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PIMCO: Slow Rate-Rise in 'New Neutral'; China Will NOT Keep 7% Growth Rate

By: Bloomberg | Tuesday, May 13, 2014

Richard Clarida, global strategic adviser at Pacific Investment Management Co., talks about the outlook for the global economy and implications of the "new neutral." Clarida speaks with Bloomberg's Tom Keene, Scarlet Fu and Adam Johnson on Bloomberg Television's "Surveillance." James Lockhart, vice chairman of WL Ross & Co., also joined the discussion.


Video: Pimco Sees Slow Rate-Rise Pace in 'New Neutral'

Courtesy of Bloomberg Television

 

Clarida on how the 'New Neutral' is different from the 'New Normal':

"There are really three key elements. One we are in a multispeed world now of countries converging to slower trend growth rates. Number two it's a world in which these economies face an overhang of leverage so we really haven't had any deleveraging in the past five years in the aggregate with a lot of budget deficits. And number three policy makers can and will recognize that. They will keep rates lower for longer and when they start to hike the destination will be at a much lower rate than before."

On what was different without El-Erian:

"I've been at nine of these. This was the first that I had the pleasure to organize. I think the process has worked well for 35 years. The difference is there is a different set of issues on our plate than several years ago. We use the term 'robust and free-flowing discussion.' I can tell you it was a very robust and free-flowing. At the end of the three days we ended up with an organic sense of this thesis and we feel very comfortable with it."

On what the 'New Neutral' means for the Central Banks:

"What is means they will have to tread very carefully once they begin to hike and of course you have the ECB who is still in mode to ease, the BOJ that is still easing. Over the next three to five years the Fed and the Bank of England will start to hike rates and our view is they will start to hike them at very slow pace and they are not going to get those policy rates up to 4% as they expect and that is the 'new neutral'."

On whether bubbles are more likely to occur in the 'new neutral':

"In essence of monetary policy now, year 6 after the crisis is to keep the game going to keep the global economy growing at whatever pace it is, this going to require lower rates. I think policy makers in general feel the way to deal with excess and pockets in credit markets is a macro-prudential approach. Not by raising rates on everyone in the economy. I think going forward, and Janet Yellen said as Vice Chair said her preference was to not to hike to deal with bubbles but to use prudential tools so I think that will be the first course of action."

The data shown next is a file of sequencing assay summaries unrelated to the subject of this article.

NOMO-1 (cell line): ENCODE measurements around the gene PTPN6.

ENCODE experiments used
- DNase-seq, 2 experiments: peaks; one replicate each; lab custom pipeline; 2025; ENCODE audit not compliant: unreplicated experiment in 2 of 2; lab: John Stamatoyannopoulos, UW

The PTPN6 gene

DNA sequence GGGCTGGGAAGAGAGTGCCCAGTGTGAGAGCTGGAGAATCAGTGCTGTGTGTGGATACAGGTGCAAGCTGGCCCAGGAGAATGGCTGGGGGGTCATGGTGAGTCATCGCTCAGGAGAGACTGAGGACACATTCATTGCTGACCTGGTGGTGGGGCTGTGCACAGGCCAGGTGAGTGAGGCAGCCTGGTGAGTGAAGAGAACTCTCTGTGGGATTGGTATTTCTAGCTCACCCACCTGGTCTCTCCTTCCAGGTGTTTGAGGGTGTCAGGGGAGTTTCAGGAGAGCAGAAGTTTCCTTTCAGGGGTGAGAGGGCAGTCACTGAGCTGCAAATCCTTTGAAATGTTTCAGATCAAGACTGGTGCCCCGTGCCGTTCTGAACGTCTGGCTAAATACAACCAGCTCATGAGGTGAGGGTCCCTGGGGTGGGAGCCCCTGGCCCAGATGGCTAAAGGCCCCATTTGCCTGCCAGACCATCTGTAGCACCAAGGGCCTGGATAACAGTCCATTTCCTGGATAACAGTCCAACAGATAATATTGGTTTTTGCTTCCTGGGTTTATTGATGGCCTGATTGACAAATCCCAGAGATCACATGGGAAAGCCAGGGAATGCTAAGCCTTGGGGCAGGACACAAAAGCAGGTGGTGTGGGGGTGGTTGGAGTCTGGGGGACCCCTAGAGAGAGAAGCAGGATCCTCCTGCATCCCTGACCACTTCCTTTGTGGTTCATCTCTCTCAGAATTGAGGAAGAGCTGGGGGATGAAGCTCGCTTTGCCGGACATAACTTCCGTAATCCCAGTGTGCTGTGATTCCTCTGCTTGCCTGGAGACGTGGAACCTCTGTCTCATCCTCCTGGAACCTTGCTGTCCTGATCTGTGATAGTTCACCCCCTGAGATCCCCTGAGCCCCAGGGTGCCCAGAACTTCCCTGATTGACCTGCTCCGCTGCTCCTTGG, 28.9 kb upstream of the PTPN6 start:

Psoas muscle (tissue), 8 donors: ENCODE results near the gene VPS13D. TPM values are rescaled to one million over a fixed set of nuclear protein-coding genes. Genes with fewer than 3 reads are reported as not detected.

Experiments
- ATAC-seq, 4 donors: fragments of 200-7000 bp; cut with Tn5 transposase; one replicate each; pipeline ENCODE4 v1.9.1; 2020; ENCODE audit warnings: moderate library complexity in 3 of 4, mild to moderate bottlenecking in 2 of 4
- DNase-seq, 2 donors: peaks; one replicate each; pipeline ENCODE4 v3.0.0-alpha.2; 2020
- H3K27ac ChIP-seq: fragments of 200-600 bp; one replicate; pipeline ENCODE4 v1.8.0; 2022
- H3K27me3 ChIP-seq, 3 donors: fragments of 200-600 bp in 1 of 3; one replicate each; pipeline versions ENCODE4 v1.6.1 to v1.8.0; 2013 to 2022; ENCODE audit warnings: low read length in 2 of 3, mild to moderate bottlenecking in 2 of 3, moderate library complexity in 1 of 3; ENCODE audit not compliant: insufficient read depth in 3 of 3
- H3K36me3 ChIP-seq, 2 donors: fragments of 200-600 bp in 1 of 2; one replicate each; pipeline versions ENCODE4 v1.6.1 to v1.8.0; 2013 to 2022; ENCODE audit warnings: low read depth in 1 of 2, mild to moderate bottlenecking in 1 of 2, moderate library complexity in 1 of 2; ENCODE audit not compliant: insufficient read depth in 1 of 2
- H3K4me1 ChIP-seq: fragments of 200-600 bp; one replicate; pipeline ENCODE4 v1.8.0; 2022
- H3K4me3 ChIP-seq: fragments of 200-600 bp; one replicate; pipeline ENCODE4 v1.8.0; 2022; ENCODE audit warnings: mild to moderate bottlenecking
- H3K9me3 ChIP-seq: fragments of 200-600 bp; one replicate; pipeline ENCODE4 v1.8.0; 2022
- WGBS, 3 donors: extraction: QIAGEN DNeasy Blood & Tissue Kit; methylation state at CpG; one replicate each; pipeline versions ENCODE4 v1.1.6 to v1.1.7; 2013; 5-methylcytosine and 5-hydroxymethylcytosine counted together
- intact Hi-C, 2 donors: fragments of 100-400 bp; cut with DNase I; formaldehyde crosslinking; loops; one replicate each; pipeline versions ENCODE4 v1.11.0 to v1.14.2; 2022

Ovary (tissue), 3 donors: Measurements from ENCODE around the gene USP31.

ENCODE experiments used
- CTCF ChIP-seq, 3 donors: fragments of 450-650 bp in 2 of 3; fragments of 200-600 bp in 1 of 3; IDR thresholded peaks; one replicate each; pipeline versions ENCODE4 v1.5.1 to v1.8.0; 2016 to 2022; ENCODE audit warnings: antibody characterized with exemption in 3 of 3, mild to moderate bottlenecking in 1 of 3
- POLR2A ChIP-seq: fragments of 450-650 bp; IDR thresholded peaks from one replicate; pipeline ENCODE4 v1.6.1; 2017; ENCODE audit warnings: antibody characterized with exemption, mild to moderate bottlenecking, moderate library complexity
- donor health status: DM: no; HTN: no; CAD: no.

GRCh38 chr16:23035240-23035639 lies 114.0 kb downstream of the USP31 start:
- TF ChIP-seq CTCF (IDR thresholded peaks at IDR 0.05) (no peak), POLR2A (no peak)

On PIMCO's take under the 'new neutral':

"Our take under the 'new neutral' is that the Fed is really focused now on inflation. And they are focused on actual inflation. The Fed's record of forecasting inflation hasn't been very good, neither is mine but they get paid to do it. Until we actually see inflation approaching the 2% target they will be very wary I think of pre-emptively hiking rates. We will be focusing on inflation late 2015 early 2016 for the first time."

On global slack:

"Of the world's major players, the US is in the best shape, we have had the most deleveraging, we have actually had the best policy to deal with the aftermath of the crisis and we're the closest to potential for the economy. If you look at Europe, the good news they are not in the mode of a crisis the bad news is they will grow at 1 and half percent this year. And if you look at China three and half years ago when I was doing this show they were growing at 12, then it was 9 now it was 7. We think it is going to be very tough even to keep growth in the 6% to 7% range because they have a huge shadow banking system. Globally there is slack... We think it is going to be very tough to have a 7 handle on China growth for the next five years... Our view on China is they have a really big problem with shadow banking but they have a huge wallet. They have the will. Our focus on China is really on the execution risk to limit the shadow banking system..."

 

Author: Bloomberg

Bloomberg

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